Amy Maher’s insurance did negotiate down the bill to about $29,000. However, she’s still on the hook to pay $11,000 for a medical flight she didn’t end up needing.
CHANDLER, Ariz. — An Arizona woman is on the hook for more than $14,000 in medical bills after she was air lifted from one hospital to another because she was told she needed emergency surgery, but ended up not needing it.
The biggest bill sent to Amy Maher’s insurance was more than $50,000. It came from the company who airlifted her from a hospital in Maricopa to the another in Chandler. It’s those air transport bills that have been increasing across the country.
Maher went to Exceptional Community Hospital-Maricopa back in March, where she said she was told she had an ectopic pregnancy.
“You need to have emergency surgery, we got to air evac you, we’re not a facility that’s equipped to do surgery,” Maher recalls the doctor telling her.
Maher said she was taken from Exceptional Community Hospital-Maricopa to Chandler Regional Medical Center.
“The ER doctor at Chandler comes in and says, ‘Why are you here? And why were you helicoptered?’,” Maher said.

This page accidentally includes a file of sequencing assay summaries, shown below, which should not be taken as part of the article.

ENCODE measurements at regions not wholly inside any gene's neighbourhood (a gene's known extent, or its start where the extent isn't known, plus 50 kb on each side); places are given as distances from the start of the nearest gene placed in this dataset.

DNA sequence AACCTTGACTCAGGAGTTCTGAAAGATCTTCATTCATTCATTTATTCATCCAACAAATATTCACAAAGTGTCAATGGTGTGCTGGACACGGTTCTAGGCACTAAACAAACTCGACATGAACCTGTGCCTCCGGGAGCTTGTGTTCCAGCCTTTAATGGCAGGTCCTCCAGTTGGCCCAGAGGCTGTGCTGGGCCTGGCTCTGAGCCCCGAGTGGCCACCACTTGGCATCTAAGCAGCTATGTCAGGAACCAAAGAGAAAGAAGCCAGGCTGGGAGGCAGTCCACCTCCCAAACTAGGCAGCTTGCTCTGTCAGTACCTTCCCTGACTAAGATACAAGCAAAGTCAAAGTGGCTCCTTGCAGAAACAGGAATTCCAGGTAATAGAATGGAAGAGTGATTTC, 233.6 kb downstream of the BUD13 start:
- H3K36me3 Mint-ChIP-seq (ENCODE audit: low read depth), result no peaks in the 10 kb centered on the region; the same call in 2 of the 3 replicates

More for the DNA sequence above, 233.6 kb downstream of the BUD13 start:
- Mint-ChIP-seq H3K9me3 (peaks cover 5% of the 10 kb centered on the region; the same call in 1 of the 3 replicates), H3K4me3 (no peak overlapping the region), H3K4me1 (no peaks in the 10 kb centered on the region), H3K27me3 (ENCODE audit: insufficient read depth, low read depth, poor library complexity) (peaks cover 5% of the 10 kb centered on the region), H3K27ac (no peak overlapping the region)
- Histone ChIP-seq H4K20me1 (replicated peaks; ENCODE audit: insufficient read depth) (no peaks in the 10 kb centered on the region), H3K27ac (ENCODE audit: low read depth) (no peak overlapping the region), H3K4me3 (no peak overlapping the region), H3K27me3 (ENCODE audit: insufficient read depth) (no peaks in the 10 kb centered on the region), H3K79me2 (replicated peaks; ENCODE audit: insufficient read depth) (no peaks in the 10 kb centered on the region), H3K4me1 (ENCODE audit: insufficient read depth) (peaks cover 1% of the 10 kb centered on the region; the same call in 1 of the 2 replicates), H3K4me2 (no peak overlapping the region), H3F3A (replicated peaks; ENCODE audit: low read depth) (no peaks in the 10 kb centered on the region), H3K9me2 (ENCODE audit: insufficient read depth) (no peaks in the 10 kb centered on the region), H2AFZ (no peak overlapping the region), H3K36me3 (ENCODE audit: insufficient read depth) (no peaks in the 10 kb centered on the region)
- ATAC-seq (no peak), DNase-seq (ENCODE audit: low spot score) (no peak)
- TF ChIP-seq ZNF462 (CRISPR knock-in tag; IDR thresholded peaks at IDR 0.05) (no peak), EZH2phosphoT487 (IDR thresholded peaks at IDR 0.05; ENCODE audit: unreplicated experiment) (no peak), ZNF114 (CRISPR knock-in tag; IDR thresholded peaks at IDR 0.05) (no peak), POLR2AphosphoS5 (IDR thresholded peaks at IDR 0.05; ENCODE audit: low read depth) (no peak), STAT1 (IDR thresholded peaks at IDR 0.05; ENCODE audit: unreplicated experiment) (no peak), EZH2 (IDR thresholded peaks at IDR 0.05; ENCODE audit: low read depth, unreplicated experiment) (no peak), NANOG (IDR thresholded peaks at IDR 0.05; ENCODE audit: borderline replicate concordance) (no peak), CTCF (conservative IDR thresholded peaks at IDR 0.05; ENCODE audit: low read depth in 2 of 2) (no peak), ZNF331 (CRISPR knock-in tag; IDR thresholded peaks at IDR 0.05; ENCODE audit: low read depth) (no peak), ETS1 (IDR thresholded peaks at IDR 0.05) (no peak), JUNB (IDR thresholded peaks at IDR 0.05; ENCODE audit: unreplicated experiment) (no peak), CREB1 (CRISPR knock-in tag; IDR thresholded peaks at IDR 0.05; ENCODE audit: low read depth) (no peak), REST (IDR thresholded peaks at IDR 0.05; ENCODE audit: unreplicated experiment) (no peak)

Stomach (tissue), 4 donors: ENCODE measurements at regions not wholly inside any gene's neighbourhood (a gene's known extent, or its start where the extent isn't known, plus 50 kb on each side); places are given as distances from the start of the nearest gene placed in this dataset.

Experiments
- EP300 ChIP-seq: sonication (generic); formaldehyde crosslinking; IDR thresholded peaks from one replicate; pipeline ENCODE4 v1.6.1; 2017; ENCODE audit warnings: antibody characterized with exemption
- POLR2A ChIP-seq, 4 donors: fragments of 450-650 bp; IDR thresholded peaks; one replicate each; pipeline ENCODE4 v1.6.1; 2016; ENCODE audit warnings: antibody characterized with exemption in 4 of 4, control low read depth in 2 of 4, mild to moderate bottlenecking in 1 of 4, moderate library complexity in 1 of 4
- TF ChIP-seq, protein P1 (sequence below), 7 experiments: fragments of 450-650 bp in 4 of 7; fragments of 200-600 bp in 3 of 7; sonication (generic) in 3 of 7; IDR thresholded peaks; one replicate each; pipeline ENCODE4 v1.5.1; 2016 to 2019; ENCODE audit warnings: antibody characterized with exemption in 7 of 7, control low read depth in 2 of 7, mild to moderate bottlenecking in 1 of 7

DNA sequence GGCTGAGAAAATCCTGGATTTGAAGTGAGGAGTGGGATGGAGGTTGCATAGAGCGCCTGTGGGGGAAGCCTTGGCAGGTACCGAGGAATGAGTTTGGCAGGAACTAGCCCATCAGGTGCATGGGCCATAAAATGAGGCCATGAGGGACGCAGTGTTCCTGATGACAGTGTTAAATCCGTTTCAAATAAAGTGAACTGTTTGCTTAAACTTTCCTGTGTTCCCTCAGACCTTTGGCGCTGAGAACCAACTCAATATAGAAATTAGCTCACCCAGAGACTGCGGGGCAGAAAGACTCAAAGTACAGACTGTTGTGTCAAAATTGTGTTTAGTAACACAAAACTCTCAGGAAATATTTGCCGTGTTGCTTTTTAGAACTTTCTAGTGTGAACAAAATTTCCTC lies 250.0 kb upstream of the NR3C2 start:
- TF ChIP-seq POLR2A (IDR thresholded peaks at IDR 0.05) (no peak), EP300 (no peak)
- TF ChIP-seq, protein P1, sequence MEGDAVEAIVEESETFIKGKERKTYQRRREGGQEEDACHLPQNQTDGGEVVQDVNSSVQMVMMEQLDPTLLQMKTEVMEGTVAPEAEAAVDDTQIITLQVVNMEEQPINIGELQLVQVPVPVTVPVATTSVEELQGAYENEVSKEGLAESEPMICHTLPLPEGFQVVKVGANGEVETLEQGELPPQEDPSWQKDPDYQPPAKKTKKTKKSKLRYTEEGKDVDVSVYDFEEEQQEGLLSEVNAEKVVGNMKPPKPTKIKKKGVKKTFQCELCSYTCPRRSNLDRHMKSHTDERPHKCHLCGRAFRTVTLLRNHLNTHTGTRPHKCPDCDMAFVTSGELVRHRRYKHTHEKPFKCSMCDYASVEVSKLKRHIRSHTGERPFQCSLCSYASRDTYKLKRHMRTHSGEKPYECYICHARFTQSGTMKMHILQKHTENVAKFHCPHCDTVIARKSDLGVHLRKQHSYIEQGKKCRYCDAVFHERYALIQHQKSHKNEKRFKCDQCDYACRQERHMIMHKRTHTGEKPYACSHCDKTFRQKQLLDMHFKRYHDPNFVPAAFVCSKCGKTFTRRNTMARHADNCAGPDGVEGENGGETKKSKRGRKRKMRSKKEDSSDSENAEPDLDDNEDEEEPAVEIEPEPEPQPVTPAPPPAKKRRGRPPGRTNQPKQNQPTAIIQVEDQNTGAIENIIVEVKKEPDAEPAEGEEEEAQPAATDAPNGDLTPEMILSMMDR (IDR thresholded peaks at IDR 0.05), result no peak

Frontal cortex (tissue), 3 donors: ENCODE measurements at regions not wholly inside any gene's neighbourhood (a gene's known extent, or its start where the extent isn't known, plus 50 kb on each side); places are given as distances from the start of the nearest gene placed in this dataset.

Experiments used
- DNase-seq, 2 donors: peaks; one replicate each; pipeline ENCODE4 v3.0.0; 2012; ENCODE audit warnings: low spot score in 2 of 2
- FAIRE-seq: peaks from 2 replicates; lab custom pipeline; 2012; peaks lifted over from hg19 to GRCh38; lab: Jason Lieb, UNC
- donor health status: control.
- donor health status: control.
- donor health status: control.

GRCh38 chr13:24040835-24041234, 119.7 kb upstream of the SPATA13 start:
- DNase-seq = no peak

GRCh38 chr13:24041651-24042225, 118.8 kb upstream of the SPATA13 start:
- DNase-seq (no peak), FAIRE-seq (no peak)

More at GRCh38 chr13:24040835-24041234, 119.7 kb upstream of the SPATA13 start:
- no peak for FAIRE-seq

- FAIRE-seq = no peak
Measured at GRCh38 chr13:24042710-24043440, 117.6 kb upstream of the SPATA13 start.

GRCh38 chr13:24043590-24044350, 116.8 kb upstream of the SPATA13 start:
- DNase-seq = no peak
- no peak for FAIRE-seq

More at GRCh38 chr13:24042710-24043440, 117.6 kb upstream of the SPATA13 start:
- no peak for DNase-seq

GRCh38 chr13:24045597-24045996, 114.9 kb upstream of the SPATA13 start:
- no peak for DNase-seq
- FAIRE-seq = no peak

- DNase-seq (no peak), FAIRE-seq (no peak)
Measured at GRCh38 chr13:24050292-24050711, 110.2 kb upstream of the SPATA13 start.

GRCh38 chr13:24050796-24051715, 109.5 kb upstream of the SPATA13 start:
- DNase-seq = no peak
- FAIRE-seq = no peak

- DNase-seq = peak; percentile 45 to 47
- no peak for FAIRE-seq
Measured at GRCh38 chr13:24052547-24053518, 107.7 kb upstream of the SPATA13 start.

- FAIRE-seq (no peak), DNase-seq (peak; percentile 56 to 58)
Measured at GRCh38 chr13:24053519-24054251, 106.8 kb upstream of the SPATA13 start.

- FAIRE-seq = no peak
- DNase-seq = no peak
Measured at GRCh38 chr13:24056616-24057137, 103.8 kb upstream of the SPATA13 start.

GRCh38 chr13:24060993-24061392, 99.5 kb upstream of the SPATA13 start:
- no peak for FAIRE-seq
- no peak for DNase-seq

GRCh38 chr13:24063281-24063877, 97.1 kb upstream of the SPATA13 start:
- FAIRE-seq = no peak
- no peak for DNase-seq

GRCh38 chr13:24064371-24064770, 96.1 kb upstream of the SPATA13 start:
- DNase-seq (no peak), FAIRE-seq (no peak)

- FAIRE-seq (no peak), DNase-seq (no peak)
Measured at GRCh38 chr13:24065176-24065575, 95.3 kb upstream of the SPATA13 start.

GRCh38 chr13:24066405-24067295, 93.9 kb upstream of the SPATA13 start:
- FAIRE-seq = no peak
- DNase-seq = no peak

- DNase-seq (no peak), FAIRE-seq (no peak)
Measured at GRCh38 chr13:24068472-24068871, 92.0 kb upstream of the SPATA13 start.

Months later, the bill comes in from Air Methods, the company who transported her from Maricopa to Chandler.
“Total amount is $50,867.77,” Maher said.
That amount is before insurance.
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This year, the so-called, ‘No Surprises Act’ went into effect and appeared to have helped her bill.
The federal law bans billing patients for more than the in-network costs.
In Maher’s case, her explanation of benefits shows insurance “repriced” or ‘covered’ the helicopter flight at about $29,000, and paid about $18,000.
Even so, Maher’s still on the hook for $11,000, just for the flight.
“Those numbers have basically tripled over the last 12 years or so,” said Loren Adler, associate director of USC-Brookings Schaeffer Initiative for Health Policy.
Adler says charges for air transport have been going up across the country.
Adler said the $50,000 charge is common now, that charge used to be around $15,000.
“Sort of two large companies here are getting paid more than anyone else,” Adler said.
A GAO report said the flight company has risen its prices 283% from 2007 to 2006.
Adler expects the No Surprises Act could help the high costs.
“Even if the price is being kept to a more reasonable level, still owing $1,000 is never is going to be a simple thing,” Adler said.
12News contacted Maher’s insurance company, asking about why they didn’t negotiate the price down more, but they have yet to respond to our request.
A spokesperson for Air Methods told 12News the company could not answer all of our questions Tuesday about their average prices and recent price increases.
The spokesperson said they’re working on a prepared statement.
“I want to know why they think that they can, you know, charge these amounts and get away with it,” Maher said.
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